Kevin Arseneau

University of Moncton student federation president Kevin Arseneau questions the pension package the university gave to its former president, Yvon Fontaine. (CBC)

Students at the University of Moncton are questioning the cost of a former president's pension package.

Yvon Fontaine retired in 2012 after serving 12 years as the university's president.

Documents obtained by Radio-Canada show Fontaine was offered an additional pension from the university, as well as an additional year of paid sabbatical.

Fontaine was already entitled to a pension from the university as a former professor. The additional pension provides for another $45,000 annually until Fontaine's death. If Fontaine doesn't touch his pension until 2017, the annual pension payment increases to $60,000.

Kevin Arseneau of the Federation of Students at the university wants to know how the university can afford the additional pension for its former president.

"They are saying we have to tighten out belts but it's a double-faced message," said Arseneau.

"On one side saying: `Hey, you know what, the government is cutting, we have to tighten our belt, …we are having a lot of difficulty to make the institution work as it works. And then we have this kind of news that comes out."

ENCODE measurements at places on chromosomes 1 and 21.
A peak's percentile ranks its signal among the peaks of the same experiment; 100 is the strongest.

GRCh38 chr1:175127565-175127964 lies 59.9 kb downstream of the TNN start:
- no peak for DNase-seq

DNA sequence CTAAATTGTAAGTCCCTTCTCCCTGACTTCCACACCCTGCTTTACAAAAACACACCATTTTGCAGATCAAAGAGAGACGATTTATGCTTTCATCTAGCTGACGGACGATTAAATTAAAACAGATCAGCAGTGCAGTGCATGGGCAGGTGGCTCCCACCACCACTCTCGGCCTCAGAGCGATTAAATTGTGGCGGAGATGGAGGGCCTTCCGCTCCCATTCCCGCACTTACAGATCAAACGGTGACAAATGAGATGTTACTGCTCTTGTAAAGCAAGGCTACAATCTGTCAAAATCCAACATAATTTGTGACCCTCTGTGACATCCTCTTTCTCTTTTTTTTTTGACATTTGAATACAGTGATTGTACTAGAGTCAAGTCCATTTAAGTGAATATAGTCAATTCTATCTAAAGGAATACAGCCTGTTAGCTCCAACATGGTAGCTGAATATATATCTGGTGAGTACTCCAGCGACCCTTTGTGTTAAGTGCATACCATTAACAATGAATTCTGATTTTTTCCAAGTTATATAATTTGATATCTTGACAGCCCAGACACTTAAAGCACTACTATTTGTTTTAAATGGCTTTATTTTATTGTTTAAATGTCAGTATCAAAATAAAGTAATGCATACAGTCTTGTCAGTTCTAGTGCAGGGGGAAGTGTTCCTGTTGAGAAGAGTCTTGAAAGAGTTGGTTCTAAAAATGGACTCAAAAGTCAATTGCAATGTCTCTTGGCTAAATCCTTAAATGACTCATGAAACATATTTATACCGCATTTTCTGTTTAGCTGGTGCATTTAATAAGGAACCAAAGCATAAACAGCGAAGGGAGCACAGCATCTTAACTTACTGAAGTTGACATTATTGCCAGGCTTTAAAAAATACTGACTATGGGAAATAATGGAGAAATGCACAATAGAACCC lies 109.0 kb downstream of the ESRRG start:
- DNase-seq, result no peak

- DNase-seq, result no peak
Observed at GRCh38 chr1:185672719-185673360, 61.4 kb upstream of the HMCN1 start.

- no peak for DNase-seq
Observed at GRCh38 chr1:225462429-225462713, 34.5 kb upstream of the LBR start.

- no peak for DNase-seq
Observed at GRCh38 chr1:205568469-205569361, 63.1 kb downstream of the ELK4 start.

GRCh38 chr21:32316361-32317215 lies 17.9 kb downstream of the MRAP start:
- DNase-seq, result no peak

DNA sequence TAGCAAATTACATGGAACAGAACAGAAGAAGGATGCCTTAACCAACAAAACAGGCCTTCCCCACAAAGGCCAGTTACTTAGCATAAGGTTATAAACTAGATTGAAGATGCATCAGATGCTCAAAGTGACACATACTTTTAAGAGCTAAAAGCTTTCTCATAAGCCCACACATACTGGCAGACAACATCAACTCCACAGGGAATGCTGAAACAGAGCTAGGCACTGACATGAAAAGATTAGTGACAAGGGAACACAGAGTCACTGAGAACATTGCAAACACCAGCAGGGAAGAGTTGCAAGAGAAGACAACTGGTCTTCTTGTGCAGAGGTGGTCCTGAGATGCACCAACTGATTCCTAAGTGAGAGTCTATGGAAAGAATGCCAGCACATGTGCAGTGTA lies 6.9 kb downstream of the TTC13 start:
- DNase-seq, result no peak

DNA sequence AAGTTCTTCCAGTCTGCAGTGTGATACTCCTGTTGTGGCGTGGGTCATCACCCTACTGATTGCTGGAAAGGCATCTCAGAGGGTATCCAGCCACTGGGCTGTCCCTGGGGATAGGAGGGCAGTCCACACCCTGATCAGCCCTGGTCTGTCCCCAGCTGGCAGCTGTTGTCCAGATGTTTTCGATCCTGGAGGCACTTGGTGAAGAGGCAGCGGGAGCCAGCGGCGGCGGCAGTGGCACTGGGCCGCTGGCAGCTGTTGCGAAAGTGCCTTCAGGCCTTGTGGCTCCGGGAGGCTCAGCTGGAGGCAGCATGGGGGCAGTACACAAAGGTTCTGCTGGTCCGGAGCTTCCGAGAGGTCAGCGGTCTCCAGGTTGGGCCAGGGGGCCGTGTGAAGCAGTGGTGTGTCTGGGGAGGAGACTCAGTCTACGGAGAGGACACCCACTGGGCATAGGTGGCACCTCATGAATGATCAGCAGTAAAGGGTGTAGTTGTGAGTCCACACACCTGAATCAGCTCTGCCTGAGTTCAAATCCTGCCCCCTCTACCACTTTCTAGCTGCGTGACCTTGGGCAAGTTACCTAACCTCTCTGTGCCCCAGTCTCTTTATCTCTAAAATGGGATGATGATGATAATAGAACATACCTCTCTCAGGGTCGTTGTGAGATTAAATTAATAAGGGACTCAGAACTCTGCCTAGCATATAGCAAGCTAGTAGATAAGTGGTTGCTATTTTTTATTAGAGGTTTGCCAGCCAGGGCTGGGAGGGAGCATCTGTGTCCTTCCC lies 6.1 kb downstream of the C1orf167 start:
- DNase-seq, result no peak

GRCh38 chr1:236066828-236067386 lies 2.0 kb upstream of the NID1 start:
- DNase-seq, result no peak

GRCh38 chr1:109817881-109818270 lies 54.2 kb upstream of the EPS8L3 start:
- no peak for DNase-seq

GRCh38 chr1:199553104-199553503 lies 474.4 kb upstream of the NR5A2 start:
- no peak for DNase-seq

The student leader also takes exception to the additional year of sabbatical offered to Fontaine. He estimates the two years of paid leave for Fontaine could cost the university almost $600,000.

"For the students since 2004, since first contract was signed, tuition went up $1000."

But the university's vice-president of administration and human resources says such benefits are needed to attract and retain top administrators.

"The types of advantages we see in this contract are likely no different than the ones we could see in probably many contracts of presidents across Atlantic Canada," said Edgar Robichaud.

Fontaine stated in an email that he co-operated with the right to information request and he doesn't intend to comment further.

Corrections

  • An earlier version of this story indicated Radio-Canada had obtained information about Yvon Fontaine's pension through New Brunswick's Right to Information Act. In fact, the information was obtained by other means.
    Oct 02, 2013 8:20 AM AT